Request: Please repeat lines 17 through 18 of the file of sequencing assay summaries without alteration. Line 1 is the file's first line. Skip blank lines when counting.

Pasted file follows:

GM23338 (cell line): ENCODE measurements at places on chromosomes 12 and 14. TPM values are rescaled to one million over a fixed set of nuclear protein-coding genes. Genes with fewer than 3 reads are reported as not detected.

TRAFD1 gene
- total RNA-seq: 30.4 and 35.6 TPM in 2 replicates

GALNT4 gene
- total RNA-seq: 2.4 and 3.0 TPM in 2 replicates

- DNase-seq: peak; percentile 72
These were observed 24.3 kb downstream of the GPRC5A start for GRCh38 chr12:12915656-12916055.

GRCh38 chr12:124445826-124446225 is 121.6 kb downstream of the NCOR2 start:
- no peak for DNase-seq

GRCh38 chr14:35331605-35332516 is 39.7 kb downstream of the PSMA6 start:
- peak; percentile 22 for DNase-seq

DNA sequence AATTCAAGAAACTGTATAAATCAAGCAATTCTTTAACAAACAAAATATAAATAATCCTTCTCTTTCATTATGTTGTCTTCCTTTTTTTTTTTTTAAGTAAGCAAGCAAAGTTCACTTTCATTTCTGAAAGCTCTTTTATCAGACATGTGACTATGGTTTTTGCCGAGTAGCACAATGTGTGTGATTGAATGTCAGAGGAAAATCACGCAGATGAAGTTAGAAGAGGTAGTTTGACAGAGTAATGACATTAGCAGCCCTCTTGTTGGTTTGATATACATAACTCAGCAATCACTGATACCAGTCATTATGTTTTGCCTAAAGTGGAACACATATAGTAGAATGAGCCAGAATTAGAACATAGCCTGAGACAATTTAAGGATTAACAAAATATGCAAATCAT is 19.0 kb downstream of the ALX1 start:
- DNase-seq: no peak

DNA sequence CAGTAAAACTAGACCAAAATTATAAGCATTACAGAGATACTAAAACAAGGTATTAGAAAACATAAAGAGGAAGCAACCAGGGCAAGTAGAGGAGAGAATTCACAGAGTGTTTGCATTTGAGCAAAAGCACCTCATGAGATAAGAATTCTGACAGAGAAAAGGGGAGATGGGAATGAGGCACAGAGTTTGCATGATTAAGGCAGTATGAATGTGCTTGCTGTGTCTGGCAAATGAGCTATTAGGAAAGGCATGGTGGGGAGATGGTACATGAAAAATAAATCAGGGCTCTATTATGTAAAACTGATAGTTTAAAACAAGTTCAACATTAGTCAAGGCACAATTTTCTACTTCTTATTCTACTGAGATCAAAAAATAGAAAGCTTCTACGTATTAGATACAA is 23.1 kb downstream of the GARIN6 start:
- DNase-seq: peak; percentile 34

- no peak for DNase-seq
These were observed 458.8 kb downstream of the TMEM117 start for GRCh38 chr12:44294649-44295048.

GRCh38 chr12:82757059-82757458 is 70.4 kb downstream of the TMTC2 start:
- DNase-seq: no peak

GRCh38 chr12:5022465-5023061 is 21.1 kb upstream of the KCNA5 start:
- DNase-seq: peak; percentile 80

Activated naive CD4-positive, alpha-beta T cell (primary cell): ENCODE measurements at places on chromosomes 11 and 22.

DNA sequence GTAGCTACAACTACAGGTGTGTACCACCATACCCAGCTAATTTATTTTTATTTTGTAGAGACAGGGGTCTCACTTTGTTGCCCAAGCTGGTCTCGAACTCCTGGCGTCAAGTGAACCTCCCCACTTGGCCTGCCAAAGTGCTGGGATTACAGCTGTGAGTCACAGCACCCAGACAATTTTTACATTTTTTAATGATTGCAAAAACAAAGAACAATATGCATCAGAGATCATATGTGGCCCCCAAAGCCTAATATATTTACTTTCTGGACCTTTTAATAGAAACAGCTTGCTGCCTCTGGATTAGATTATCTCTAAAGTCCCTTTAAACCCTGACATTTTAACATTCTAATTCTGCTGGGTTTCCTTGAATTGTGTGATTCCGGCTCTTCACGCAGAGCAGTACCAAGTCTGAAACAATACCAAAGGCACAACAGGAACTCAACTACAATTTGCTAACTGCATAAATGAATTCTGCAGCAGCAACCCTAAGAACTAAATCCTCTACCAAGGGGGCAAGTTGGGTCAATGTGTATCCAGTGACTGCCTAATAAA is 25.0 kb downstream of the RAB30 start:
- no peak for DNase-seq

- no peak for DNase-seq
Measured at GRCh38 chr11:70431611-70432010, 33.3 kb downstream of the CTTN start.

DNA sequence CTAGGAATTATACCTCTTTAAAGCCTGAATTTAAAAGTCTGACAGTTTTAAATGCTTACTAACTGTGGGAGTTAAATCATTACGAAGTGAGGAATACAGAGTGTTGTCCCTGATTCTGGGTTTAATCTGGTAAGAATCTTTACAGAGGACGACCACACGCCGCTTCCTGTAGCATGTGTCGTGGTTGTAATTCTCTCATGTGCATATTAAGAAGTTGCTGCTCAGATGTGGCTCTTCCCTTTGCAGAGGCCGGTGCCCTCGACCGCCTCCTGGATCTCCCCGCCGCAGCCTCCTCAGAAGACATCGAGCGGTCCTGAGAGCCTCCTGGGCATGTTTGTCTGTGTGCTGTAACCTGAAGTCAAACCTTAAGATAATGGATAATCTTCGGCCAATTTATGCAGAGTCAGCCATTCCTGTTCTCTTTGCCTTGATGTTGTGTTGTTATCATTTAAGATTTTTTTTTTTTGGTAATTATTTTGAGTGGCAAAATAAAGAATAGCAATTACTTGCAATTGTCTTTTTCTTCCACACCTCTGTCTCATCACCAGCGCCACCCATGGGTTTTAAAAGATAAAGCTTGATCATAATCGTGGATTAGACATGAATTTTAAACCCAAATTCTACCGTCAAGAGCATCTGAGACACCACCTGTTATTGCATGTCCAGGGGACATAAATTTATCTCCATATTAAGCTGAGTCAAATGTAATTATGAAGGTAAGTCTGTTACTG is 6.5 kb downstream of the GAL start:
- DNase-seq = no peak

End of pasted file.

These were observed 458.8 kb downstream of the TMEM117 start for GRCh38 chr12:44294649-44295048.

GRCh38 chr12:82757059-82757458 is 70.4 kb downstream of the TMTC2 start: